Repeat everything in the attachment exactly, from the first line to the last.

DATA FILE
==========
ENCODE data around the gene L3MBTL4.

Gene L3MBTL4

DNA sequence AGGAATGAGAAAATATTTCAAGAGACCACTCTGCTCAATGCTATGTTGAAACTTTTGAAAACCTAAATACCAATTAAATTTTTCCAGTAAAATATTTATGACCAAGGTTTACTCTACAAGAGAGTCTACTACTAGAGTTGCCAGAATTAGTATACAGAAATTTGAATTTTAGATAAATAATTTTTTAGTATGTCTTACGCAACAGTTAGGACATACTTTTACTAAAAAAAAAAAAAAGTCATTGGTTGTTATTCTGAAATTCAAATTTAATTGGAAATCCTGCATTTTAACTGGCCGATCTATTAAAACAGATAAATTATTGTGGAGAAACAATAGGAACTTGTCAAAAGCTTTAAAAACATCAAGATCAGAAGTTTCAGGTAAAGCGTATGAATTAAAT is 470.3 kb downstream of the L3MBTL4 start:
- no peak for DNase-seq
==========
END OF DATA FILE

ENCODE data around the gene L3MBTL4.

Gene L3MBTL4

DNA sequence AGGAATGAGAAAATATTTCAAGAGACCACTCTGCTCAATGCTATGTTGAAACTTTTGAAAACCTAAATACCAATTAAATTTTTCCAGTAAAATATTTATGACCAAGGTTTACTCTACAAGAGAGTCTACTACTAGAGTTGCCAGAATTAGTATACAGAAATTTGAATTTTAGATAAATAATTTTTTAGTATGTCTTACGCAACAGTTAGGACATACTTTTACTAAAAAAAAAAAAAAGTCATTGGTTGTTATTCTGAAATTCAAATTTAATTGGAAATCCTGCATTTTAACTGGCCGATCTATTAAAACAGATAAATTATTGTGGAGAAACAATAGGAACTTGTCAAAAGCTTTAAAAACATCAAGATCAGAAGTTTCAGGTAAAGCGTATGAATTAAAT is 470.3 kb downstream of the L3MBTL4 start:
- no peak for DNase-seq